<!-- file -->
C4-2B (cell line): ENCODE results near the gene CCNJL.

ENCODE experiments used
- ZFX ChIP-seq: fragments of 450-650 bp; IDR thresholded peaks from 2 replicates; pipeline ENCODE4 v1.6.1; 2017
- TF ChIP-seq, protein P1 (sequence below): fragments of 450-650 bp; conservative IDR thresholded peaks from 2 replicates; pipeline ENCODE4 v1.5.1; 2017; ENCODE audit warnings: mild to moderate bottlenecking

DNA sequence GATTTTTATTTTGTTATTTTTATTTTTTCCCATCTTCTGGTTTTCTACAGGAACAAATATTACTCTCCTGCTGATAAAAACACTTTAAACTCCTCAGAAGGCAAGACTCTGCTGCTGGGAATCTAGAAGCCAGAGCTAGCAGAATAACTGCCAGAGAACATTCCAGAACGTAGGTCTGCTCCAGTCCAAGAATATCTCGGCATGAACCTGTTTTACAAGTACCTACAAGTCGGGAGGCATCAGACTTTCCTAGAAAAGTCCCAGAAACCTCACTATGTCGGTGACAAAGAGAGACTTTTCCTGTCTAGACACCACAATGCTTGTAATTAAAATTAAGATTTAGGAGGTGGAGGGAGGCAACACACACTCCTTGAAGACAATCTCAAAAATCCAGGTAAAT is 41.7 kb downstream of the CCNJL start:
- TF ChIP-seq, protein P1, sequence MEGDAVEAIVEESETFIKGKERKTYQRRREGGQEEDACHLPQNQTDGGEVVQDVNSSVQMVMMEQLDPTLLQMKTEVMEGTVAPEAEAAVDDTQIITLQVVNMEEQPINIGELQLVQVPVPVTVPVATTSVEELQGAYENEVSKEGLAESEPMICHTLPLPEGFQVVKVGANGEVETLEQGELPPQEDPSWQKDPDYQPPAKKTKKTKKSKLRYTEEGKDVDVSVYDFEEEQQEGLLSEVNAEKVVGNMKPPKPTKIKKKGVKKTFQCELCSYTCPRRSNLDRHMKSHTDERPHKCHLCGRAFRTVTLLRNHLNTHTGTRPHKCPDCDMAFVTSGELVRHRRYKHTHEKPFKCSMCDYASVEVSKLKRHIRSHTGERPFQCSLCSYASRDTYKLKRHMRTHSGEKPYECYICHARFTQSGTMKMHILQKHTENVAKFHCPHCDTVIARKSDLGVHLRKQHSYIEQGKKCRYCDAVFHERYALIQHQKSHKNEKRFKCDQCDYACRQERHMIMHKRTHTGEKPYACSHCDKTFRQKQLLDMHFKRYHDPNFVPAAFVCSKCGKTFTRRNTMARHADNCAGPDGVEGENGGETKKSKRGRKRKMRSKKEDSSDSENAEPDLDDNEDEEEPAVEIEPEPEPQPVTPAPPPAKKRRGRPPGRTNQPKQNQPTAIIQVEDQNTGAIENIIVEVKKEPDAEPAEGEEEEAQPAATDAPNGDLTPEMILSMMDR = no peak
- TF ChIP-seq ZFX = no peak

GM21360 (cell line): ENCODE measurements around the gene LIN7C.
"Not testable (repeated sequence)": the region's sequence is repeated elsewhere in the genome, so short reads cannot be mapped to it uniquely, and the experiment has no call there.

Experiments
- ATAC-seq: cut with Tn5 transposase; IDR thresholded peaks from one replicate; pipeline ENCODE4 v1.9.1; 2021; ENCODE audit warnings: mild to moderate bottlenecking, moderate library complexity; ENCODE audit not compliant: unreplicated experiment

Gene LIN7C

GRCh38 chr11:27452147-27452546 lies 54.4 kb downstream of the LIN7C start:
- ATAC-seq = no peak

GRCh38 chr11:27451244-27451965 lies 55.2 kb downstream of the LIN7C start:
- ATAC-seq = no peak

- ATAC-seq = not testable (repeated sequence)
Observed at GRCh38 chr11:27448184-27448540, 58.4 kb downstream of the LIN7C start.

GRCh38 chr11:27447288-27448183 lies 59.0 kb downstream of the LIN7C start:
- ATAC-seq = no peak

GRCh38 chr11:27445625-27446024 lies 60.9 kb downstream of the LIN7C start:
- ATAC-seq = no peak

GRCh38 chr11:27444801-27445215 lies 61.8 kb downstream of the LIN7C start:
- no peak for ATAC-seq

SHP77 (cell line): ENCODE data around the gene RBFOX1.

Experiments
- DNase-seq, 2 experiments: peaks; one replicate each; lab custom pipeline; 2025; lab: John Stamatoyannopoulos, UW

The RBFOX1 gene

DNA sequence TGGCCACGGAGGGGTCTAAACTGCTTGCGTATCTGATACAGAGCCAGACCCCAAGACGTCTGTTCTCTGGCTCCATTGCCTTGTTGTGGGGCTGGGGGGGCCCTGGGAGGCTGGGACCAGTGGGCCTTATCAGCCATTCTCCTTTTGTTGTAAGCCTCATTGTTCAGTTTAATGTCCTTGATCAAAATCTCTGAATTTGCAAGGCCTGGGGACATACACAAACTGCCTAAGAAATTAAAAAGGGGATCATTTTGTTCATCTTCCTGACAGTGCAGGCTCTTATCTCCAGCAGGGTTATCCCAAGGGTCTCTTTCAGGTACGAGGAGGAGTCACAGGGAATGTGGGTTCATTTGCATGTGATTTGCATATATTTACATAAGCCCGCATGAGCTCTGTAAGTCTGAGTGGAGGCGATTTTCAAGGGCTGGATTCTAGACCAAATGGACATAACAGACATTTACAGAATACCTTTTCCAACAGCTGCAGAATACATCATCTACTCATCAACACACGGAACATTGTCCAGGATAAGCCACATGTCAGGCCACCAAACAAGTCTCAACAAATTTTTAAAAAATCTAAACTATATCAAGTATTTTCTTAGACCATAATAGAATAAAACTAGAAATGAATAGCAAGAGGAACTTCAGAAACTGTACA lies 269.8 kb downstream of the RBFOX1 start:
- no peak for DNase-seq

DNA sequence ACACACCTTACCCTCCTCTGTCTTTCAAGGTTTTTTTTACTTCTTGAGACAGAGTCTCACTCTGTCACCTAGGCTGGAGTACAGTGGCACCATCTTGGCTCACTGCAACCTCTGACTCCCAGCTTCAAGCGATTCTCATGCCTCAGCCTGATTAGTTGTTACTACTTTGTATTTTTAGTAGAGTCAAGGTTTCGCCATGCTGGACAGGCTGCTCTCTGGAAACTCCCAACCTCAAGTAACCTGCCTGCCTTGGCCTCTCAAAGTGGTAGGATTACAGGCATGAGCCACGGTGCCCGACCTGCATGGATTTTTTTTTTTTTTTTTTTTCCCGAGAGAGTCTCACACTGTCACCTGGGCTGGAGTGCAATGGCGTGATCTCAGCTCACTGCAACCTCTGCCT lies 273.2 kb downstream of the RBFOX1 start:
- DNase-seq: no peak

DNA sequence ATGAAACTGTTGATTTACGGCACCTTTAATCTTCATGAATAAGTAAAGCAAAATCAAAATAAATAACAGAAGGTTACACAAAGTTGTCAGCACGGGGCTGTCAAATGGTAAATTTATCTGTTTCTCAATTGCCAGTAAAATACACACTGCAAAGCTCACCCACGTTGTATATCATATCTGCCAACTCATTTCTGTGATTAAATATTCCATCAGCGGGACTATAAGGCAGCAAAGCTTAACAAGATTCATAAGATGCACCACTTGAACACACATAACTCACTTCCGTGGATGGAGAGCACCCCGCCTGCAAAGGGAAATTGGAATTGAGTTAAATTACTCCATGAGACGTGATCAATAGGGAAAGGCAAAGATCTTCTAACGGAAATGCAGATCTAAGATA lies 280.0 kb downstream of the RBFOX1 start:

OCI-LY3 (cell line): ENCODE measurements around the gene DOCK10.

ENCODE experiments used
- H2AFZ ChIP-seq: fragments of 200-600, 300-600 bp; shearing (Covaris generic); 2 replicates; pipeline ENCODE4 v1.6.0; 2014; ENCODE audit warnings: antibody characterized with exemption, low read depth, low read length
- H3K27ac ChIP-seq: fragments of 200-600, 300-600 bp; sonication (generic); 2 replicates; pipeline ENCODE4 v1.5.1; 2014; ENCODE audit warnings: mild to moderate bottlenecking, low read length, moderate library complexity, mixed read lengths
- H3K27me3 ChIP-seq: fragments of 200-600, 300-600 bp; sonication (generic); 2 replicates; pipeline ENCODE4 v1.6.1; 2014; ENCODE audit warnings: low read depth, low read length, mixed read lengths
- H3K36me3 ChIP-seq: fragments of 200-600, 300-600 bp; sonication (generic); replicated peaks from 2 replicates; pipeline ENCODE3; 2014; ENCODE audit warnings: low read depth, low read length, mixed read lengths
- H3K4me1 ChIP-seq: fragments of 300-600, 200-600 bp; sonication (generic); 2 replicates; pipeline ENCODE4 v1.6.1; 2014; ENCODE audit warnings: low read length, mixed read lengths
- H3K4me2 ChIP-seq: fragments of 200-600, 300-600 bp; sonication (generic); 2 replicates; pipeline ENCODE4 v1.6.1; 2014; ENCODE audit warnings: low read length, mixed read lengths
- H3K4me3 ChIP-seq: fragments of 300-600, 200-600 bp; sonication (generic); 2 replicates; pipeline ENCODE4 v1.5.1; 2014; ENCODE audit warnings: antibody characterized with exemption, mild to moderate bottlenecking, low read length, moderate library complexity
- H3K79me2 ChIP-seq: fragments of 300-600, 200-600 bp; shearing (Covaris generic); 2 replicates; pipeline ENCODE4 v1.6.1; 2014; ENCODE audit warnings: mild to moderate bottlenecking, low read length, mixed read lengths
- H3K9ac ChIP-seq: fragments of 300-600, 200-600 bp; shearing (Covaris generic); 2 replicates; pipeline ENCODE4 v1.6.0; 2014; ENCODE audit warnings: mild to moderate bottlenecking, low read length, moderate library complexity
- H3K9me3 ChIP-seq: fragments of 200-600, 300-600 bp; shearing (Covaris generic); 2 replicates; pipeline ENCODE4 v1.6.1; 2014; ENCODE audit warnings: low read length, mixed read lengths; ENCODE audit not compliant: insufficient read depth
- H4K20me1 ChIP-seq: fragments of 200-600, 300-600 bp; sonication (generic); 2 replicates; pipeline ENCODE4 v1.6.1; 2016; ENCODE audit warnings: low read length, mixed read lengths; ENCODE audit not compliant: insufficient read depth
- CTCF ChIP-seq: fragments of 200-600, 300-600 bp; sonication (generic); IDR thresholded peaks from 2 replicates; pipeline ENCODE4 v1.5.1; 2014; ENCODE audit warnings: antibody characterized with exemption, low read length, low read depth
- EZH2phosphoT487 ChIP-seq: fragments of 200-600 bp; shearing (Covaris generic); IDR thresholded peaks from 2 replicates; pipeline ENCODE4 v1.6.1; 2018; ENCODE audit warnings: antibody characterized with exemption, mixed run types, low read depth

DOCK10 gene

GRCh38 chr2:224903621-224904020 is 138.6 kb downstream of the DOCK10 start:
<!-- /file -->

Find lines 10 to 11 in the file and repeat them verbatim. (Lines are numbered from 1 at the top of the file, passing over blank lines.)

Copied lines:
Experiments
- ATAC-seq: cut with Tn5 transposase; IDR thresholded peaks from one replicate; pipeline ENCODE4 v1.9.1; 2021; ENCODE audit warnings: mild to moderate bottlenecking, moderate library complexity; ENCODE audit not compliant: unreplicated experiment